Susan Roberts, one of the four candidates selected to replace interim dean William Stull in the College of Liberal Arts, met with faculty, students and staff on Tuesday afternoon.
From 3:30-4:15 p.m., she spoke to about 15 undergraduate and graduate students in Room 1221 of Anderson Hall, addressing their questions and concerns.
Roberts is currently the associate dean for international affairs in the College of Arts and Sciences at the University of Kentucky, as well as the director for the international program and a professor of geography.
“I’ve been working at the same place for 25 years,” she said. “I’m a loyal person … [but] I enjoy this phase in my career by giving back to public higher education and making a difference.”
Roberts said she was drawn to Temple because of the momentum it has gained as a research one university, the good press it has received and the university’s leadership.
She said some of the values she would bring to the dean position are integrity, an interest in fairness and transparency.
Roberts also emphasized interdisciplinary study for scholarly and professional success.
“One of the things I like about being a scholar and geographer is it’s wild and rangy,” she said. “We owe it to our students to think across the boundaries of their disciplines. … Strong departments and interdisciplinary [study] can go hand-in-hand.”
Many graduate students asked about the structure of the master’s and Ph.D. programs in CLA, expressing concerns about curriculums and possible instability with a primarily non-tenure track faculty.
Roberts’ background includes experience in graduate student admissions, funding and graduation rates. She said the University of Kentucky has “always involved the graduate students in decision making,” and “treat them as junior faculty.”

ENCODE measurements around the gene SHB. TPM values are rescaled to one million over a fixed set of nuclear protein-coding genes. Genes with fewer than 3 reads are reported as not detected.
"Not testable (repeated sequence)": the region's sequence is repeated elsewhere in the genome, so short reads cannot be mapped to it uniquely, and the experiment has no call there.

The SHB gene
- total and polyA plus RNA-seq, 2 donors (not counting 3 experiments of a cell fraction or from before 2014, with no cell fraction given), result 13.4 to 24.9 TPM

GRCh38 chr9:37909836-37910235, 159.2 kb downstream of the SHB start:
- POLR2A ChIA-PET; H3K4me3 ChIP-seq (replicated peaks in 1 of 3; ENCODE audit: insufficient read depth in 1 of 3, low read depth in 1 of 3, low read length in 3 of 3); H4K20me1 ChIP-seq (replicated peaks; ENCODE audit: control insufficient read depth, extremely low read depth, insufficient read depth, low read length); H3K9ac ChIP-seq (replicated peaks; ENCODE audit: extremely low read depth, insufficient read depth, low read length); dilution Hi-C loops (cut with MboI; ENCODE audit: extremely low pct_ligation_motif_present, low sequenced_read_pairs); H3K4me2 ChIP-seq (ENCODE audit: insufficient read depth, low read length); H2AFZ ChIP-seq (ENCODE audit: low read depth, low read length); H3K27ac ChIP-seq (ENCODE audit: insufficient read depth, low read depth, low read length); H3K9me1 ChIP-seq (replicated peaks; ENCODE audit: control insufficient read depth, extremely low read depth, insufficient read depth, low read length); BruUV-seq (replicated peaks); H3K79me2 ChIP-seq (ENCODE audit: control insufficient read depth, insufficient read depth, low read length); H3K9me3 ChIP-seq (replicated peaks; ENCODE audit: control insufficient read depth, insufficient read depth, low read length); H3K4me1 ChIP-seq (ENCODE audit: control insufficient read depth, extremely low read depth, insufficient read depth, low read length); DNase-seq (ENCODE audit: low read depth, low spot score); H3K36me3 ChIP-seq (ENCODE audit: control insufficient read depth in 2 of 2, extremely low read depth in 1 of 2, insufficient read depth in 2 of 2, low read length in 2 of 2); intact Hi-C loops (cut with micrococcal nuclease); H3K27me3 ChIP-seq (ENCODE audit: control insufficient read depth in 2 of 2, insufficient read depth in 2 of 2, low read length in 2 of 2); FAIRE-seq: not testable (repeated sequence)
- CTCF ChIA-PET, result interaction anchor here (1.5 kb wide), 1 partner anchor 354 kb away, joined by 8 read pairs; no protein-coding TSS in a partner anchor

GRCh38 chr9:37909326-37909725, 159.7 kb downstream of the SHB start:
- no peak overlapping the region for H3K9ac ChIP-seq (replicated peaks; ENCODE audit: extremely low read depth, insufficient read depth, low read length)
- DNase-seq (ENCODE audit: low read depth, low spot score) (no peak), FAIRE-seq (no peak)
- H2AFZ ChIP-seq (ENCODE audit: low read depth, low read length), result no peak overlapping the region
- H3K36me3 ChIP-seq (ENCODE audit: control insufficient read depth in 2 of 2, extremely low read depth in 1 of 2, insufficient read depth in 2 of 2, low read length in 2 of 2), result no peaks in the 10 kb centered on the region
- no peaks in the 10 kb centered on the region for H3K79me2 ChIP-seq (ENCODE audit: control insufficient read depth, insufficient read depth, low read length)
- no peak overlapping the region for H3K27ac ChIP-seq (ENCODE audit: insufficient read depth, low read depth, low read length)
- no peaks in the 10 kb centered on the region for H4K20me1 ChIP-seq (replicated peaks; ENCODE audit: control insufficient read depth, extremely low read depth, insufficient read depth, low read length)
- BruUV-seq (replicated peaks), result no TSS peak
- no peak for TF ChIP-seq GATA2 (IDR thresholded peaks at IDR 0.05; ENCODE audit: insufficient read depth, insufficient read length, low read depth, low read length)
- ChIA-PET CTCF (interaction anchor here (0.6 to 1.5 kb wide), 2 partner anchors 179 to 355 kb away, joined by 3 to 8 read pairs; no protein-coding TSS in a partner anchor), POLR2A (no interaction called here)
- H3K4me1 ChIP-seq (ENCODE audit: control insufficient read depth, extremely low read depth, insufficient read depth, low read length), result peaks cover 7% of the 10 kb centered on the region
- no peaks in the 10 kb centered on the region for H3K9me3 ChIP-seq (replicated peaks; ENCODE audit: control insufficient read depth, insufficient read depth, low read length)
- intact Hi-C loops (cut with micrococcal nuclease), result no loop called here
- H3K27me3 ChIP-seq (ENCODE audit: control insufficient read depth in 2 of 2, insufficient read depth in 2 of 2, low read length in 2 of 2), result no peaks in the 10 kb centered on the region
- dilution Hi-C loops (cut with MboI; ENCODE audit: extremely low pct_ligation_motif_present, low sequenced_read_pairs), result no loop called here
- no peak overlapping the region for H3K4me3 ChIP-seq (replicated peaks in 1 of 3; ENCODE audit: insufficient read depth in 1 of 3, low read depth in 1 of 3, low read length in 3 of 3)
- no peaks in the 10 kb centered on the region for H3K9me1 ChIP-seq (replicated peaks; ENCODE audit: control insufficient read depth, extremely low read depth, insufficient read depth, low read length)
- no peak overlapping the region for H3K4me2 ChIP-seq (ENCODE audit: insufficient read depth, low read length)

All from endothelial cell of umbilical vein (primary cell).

She added that graduate students and faculty share a common cause and have “many alignments and overlap”.
Graduate programs should recruit “really good students who are a really good fit for their program” and can support them “for a sustainable number of years,” Roberts said.
She added she encourages each department to have a vision of how to help graduate students complete their degrees in a timely manner, along with preparing them for job opportunities, including building connections and resources.
“There’s no excuse now in the present job market to not help students think about job options,” she said.
Roberts asked students about their involvement within CLA and said she would be open to suggestions for further participation, including a graduate student leadership committee similar to “a think tank for the dean’s office.”
Finding a balance between tenured and non-tenure track professors is important to the financial and academic stability of a school or college, Roberts said. She added the University of Kentucky’s budget is currently suffering because much of its faculty is tenured—meaning they are “locked in” to university contracts. According to the university’s website, 69.7 percent of the faculty is tenure or tenure track.
Temple’s current faculty is 45.8 percent tenured or tenure-track. More than half of the faculty are adjuncts.
Roberts said she takes a “consultative-style leadership” approach and is an “open-door person,” including outside of office hours.
“I don’t think it’s the dean’s job to tell the department to change, it’s the dean’s job to prod … to help the department to figure out how to make the department better,” she said. “I would hope [being dean] would be intellectually, personally and professionally rewarding.”
Lian Parsons can be reached at firstname.lastname@example.org on Twitter @Lian_Parsons.
CORRECTION: The original article stated that Susan Roberts said 69.7 percent of the University of Kentucky’s faculty is tenured. She did not say this and the figure was obtained from the university’s website. The Temple News regrets the error.